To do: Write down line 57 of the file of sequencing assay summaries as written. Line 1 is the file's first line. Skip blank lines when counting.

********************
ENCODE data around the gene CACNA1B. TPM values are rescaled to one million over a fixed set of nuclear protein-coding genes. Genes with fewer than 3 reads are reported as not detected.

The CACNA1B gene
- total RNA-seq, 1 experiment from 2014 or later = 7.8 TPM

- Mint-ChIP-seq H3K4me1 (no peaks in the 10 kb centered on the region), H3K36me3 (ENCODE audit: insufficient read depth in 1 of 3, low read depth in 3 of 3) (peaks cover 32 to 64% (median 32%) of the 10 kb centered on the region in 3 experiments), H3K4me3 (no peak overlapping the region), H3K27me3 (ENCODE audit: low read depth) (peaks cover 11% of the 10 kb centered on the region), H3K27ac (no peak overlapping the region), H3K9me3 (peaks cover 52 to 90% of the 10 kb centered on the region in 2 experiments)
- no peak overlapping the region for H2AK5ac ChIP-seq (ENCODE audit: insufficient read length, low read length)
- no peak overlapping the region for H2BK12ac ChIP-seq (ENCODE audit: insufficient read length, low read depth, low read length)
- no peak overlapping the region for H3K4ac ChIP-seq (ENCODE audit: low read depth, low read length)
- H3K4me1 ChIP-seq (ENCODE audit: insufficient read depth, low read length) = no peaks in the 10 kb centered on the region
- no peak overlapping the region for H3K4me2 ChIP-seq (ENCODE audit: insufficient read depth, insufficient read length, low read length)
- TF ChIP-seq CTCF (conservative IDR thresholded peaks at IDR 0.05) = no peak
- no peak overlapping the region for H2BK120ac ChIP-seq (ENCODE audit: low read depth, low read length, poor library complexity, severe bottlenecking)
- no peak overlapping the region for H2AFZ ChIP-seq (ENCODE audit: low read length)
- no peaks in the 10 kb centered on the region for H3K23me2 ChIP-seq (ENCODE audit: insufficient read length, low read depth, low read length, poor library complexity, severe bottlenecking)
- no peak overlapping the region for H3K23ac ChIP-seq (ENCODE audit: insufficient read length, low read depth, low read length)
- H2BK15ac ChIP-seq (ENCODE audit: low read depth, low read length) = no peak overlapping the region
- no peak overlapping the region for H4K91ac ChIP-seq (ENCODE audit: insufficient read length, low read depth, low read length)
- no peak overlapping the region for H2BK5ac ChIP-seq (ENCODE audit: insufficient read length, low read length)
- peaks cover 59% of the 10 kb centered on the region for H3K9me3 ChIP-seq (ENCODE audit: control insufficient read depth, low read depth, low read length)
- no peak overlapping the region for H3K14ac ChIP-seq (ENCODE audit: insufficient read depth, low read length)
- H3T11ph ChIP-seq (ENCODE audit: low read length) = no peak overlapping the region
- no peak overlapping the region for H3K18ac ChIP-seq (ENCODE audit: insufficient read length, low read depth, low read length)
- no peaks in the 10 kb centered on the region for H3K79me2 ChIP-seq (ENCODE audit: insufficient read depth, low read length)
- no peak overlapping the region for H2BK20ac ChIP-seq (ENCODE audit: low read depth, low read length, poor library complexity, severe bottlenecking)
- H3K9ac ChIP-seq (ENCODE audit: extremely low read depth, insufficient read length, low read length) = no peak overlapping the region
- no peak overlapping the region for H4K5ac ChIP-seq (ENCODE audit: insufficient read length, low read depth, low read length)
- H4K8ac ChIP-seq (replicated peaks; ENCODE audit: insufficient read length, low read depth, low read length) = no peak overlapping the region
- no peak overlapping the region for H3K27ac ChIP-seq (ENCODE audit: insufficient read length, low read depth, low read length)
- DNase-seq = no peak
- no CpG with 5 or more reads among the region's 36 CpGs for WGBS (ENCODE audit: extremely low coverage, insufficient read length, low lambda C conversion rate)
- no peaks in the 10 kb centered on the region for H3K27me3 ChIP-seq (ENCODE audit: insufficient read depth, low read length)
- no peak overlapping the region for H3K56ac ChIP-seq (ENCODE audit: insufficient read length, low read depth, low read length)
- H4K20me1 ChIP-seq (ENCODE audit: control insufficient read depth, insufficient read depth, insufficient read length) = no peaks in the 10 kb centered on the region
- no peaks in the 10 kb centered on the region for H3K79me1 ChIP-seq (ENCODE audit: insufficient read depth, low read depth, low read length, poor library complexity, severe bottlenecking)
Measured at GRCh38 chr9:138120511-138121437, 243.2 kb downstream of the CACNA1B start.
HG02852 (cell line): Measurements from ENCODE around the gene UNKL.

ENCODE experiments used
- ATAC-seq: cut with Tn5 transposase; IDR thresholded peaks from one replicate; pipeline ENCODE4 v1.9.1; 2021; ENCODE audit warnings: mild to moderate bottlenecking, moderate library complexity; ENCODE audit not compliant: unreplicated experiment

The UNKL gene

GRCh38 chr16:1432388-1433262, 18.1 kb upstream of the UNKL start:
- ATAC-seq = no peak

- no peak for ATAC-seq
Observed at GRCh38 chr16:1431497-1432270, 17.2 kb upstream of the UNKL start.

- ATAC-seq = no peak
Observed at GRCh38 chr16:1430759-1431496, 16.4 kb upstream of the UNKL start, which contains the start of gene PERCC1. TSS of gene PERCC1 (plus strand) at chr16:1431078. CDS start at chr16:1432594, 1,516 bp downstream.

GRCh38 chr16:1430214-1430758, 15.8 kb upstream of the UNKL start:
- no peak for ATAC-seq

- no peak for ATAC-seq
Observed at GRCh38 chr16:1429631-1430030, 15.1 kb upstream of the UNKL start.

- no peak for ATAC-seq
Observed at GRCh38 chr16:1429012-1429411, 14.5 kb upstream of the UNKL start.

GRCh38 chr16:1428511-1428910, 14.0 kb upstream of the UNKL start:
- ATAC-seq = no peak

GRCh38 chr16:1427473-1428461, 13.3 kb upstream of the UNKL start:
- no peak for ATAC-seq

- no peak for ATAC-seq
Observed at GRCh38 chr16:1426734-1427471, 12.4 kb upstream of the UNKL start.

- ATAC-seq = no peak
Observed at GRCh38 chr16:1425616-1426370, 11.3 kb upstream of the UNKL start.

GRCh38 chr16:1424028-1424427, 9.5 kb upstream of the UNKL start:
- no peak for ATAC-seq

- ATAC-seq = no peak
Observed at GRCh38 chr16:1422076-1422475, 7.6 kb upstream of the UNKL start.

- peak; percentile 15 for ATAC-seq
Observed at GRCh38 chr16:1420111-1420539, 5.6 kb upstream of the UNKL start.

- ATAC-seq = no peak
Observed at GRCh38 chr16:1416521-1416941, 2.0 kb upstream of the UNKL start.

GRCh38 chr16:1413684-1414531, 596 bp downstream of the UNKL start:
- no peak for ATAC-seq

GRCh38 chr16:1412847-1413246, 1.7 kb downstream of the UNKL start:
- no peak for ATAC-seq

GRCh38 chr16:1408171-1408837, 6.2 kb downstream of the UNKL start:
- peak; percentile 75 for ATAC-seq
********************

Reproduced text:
- ATAC-seq = no peak